Retiring the Red Pen: Why Feedback is Critical for Grading
If you’ve ever wondered about the emotional and academic effects of grading on students, check out our deep dive on grading. It summarizes the current research plus teacher insights, so you can develop grading systems that help, rather than harm, your students.
Shifting from Grades to Learning
Check out this teacher’s top five ideas to get students more focused on feedback and learning.
Priming Students for Feedback
Why prime students for feedback? It reduces stress and helps them absorb comments. This two minute video explains how you can prepare your students to receive feedback from our Graiders by explaining what The Graide Network does, who our Graiders are, and how feedback will be delivered.
How to Give Accurate Grades
According to Jennifer Gonzalez of Cult of Pedagogy, grades are imperfect but valuable. How can we make them a little less imperfect and a little more valuable? Check out her seven important questions to consider before you grade any assignment.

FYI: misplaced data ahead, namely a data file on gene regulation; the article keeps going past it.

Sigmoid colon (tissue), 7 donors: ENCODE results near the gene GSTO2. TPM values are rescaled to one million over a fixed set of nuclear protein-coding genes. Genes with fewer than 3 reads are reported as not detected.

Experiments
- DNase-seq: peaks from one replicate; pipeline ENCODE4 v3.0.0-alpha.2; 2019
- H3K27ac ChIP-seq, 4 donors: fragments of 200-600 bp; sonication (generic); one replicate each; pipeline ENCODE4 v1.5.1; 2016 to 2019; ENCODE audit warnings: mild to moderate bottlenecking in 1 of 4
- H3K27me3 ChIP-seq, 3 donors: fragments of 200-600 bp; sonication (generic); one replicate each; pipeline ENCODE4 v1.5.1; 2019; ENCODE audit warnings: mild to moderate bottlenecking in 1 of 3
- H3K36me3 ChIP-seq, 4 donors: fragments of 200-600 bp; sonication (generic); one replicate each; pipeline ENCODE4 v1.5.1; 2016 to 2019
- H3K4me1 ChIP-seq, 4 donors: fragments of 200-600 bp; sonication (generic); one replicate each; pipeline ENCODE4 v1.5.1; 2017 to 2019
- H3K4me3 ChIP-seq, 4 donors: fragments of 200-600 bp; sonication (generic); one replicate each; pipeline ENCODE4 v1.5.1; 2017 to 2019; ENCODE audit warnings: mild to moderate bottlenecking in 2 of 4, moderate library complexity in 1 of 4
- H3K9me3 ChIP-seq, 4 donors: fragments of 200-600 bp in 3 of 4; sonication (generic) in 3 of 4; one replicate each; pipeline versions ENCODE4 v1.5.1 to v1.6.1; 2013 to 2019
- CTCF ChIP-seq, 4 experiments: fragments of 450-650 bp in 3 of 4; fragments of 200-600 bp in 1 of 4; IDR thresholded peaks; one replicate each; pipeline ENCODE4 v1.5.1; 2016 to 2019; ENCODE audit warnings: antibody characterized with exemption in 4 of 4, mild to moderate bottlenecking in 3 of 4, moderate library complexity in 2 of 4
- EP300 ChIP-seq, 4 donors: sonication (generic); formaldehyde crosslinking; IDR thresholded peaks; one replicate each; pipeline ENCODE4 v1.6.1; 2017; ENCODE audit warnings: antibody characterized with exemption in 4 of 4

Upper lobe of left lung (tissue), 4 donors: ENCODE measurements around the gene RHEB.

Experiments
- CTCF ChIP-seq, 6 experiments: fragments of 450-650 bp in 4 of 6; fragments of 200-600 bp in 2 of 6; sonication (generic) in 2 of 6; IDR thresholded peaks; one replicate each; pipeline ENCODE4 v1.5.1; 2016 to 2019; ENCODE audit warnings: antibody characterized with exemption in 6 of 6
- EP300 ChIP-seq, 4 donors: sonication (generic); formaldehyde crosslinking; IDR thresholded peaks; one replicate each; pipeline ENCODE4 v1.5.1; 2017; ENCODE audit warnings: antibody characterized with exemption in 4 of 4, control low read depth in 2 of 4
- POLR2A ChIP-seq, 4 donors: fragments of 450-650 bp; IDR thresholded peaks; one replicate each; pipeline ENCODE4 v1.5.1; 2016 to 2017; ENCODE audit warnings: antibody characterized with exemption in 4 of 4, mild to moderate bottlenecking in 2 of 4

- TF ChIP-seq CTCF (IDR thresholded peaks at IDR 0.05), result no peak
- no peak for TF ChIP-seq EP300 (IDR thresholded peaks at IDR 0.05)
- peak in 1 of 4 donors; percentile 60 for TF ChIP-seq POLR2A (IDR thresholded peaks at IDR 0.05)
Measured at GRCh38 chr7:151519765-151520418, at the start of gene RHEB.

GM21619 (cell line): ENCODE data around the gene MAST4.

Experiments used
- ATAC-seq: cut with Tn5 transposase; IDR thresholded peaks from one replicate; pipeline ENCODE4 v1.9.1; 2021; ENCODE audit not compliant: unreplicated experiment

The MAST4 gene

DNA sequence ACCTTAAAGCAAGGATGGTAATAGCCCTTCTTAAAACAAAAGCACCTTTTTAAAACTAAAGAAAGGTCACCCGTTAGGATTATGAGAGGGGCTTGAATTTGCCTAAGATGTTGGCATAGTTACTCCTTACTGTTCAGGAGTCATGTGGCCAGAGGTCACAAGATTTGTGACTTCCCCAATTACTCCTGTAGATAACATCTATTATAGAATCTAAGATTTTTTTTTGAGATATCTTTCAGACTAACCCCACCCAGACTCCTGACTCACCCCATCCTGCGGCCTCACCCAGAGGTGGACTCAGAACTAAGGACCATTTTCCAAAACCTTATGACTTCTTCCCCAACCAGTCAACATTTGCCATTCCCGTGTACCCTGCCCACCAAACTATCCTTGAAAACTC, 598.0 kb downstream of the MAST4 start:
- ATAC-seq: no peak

Students should feel like they are in charge of their own education. This blog post by The Graide Network explains ways for students to take ownership of feedback and provides a sample assignment reflection sheet to jumpstart that process.
Feedback in Action
The best kind of feedback isn’t generic or purely evaluative; it points toward specific actions that students can take to make their next draft or next piece of writing stronger. For ideas on how this could work in your classroom, check out this education blogger’s five categories of action-based feedback.
How to Build Your Students Up With Future-Oriented Feedback
This interview with author Joe Hirsh will inspire you to integrate more “feedforward,” feedback that looks toward the future rather than the past. Feedforward has the potential to regenerate talent, expand possibilities, and make an impact. What are you waiting for?
Caution: There’s a Disconnect Between Grades and What Students Know
A report from the Thomas B. Fordham Institute reveals several alarming issues related to grades: that earning a good grade in a course is no guarantee that a student has learned, end-of-course exams better predict ACT scores than class grades, and, sadly, grade inflation can perpetuate existing socioeconomic gaps in educational success.